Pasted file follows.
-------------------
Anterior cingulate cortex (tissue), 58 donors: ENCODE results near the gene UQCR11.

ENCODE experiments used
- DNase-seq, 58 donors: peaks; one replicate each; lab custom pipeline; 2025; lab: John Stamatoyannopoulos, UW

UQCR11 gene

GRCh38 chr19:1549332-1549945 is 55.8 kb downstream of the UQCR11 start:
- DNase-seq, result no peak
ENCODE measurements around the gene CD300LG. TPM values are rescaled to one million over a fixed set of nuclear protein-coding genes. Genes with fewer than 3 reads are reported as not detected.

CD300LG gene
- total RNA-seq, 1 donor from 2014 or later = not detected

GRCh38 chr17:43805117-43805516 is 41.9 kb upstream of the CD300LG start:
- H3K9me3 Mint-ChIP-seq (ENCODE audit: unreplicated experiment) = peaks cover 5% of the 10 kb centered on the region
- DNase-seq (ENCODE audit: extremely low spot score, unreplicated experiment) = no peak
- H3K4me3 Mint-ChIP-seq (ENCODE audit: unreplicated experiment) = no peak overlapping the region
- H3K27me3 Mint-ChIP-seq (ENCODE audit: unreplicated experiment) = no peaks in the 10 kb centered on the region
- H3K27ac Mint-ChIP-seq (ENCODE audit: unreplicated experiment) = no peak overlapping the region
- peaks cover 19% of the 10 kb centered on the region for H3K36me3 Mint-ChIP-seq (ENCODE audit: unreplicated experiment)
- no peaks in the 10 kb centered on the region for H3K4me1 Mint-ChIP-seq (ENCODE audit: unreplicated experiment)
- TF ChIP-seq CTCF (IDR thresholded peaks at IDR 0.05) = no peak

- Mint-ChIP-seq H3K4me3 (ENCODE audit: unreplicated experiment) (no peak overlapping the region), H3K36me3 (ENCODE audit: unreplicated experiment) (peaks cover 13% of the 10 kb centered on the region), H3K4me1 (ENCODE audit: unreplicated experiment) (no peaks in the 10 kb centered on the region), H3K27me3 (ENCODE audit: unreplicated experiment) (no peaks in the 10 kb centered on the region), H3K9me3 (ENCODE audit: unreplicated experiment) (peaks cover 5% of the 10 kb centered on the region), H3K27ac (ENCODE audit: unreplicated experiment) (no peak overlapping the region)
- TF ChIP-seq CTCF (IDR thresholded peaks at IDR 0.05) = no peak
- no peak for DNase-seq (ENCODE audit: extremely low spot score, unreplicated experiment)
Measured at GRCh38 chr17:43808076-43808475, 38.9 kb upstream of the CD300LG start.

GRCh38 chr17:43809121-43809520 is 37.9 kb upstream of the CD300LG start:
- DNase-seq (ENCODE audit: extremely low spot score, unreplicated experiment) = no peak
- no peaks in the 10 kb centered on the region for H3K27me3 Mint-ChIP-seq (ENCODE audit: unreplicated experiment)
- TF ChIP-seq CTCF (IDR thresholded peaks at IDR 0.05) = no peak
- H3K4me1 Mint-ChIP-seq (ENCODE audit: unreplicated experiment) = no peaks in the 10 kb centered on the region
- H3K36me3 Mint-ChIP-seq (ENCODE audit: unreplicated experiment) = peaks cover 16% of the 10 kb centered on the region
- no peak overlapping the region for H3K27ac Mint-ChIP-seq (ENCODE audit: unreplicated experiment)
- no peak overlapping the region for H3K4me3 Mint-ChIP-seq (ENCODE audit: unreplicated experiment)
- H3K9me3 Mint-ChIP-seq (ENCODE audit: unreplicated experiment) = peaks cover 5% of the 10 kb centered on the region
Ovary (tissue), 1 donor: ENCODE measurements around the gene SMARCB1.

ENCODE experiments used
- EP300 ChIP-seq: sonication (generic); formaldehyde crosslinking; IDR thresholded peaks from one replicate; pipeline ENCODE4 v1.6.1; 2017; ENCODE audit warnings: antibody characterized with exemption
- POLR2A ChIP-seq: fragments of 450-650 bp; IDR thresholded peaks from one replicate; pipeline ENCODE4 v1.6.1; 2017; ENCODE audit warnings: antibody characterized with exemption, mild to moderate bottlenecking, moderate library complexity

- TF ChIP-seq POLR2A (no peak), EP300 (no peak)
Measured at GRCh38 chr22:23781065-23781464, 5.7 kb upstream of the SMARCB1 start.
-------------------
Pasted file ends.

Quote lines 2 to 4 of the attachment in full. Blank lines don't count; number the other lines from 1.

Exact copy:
ENCODE experiments used
- DNase-seq, 58 donors: peaks; one replicate each; lab custom pipeline; 2025; lab: John Stamatoyannopoulos, UW

UQCR11 gene